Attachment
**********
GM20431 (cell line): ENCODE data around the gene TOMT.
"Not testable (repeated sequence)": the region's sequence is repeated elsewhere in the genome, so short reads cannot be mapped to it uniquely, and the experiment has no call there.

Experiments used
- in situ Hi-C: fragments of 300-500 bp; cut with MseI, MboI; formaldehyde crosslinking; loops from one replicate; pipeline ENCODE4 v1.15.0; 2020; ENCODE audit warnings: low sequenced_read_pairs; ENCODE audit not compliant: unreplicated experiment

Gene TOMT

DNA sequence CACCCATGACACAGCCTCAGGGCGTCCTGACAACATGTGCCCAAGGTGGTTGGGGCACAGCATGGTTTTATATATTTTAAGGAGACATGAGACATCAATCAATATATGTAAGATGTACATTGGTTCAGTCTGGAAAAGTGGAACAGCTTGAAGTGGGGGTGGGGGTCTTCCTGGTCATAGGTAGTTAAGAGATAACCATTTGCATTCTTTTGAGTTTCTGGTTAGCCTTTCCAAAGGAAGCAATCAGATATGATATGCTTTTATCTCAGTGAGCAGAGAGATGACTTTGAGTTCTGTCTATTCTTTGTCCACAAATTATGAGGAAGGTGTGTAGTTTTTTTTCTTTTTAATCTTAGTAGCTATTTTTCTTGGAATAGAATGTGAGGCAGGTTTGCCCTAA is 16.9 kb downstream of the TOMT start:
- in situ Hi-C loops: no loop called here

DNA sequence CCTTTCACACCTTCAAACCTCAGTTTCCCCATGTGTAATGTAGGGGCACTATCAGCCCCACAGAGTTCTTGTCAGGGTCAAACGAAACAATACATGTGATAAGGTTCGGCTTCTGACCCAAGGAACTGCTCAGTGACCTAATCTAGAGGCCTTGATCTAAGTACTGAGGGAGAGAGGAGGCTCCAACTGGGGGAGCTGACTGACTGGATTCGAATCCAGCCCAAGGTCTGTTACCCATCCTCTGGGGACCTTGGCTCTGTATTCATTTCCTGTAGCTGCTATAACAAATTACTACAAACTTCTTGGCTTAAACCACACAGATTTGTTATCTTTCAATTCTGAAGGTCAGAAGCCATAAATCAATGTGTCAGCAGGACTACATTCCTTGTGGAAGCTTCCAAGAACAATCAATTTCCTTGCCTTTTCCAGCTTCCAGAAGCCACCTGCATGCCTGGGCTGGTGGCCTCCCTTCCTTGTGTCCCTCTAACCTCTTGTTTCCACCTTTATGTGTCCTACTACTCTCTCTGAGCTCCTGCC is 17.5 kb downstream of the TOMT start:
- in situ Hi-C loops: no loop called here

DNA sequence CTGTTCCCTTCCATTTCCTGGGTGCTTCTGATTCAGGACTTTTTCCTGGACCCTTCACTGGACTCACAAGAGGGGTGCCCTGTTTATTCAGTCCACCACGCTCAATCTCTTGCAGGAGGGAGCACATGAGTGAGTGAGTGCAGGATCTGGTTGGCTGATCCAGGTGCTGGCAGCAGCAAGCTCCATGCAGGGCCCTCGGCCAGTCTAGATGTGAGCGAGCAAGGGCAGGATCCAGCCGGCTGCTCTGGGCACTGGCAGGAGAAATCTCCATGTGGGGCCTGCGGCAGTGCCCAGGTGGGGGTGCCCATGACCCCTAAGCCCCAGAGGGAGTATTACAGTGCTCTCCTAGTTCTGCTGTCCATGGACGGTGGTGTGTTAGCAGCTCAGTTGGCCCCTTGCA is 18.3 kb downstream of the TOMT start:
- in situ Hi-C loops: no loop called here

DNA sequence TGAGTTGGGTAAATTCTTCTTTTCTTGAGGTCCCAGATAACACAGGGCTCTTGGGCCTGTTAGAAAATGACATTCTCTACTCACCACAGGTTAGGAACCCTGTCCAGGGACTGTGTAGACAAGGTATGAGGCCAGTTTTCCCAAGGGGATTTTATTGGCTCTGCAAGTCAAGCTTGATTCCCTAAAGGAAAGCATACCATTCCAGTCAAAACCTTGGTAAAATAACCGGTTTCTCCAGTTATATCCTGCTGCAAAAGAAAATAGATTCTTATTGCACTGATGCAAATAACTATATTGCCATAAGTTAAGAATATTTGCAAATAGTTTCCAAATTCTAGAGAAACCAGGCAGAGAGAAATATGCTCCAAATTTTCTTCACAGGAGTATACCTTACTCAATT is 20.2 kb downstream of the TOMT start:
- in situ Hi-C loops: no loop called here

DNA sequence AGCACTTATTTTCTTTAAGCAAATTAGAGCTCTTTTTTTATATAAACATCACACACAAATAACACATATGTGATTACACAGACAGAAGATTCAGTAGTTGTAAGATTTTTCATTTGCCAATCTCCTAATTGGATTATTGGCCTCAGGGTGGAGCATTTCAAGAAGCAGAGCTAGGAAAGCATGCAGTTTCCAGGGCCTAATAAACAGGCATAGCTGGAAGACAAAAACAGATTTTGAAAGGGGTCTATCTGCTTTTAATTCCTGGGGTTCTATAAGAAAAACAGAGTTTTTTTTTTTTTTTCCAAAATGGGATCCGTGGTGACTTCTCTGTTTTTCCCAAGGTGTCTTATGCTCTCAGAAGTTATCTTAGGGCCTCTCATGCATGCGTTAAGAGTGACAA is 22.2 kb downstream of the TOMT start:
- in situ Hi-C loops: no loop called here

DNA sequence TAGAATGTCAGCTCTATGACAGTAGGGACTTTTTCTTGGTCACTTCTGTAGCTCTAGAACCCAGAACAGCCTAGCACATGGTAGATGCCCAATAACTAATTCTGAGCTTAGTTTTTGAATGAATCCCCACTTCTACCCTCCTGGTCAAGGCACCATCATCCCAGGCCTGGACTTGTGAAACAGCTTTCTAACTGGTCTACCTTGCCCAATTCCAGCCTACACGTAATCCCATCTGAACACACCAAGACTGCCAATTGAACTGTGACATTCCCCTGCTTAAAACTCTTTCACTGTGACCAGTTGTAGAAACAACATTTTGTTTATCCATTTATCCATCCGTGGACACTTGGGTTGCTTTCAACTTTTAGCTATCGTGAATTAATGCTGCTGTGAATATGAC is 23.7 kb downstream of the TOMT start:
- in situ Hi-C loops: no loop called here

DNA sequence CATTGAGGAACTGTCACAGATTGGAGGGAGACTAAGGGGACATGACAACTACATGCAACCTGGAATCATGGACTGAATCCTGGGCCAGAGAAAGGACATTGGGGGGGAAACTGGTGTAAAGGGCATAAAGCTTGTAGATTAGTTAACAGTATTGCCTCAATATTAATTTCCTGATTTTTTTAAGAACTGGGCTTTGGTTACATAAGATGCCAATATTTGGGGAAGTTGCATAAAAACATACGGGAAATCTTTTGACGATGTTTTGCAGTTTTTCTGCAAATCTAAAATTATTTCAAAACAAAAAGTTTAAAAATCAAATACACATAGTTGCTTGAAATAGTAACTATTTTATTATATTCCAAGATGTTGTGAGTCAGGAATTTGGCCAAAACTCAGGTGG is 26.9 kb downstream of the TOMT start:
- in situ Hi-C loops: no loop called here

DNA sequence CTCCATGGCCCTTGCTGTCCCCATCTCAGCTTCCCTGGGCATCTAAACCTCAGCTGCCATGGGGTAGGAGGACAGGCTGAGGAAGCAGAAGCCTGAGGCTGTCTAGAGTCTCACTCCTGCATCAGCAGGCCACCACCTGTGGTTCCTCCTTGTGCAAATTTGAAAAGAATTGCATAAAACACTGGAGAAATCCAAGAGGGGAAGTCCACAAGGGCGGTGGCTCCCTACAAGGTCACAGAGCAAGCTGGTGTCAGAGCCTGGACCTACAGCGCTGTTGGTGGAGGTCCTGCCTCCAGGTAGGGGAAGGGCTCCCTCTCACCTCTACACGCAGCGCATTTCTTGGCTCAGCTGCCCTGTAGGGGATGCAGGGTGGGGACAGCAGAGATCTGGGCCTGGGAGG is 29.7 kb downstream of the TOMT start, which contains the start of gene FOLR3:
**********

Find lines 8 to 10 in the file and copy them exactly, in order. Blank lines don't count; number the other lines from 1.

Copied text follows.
DNA sequence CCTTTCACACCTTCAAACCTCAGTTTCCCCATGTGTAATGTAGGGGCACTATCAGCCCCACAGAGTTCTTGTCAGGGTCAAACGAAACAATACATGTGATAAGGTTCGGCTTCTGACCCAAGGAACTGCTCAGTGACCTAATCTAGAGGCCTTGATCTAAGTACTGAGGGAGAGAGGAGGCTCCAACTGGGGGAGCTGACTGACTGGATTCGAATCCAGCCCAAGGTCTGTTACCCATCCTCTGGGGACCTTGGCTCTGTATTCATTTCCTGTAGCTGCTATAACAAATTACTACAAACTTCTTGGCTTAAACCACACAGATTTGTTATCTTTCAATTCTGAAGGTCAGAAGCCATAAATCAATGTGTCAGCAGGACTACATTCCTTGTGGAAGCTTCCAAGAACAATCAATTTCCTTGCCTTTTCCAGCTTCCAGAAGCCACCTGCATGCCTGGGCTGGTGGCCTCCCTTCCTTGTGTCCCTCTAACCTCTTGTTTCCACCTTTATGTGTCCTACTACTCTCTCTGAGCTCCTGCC is 17.5 kb downstream of the TOMT start:
- in situ Hi-C loops: no loop called here

DNA sequence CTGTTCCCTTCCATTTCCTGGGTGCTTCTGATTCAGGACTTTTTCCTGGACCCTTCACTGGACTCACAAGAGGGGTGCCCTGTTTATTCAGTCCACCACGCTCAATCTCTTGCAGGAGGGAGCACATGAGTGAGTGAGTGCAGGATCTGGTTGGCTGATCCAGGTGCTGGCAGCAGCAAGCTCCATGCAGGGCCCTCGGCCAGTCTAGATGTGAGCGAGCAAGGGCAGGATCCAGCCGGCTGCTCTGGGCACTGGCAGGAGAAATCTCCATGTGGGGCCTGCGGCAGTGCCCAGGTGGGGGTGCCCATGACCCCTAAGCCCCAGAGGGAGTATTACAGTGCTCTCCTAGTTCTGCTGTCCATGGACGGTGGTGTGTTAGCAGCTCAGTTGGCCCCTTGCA is 18.3 kb downstream of the TOMT start: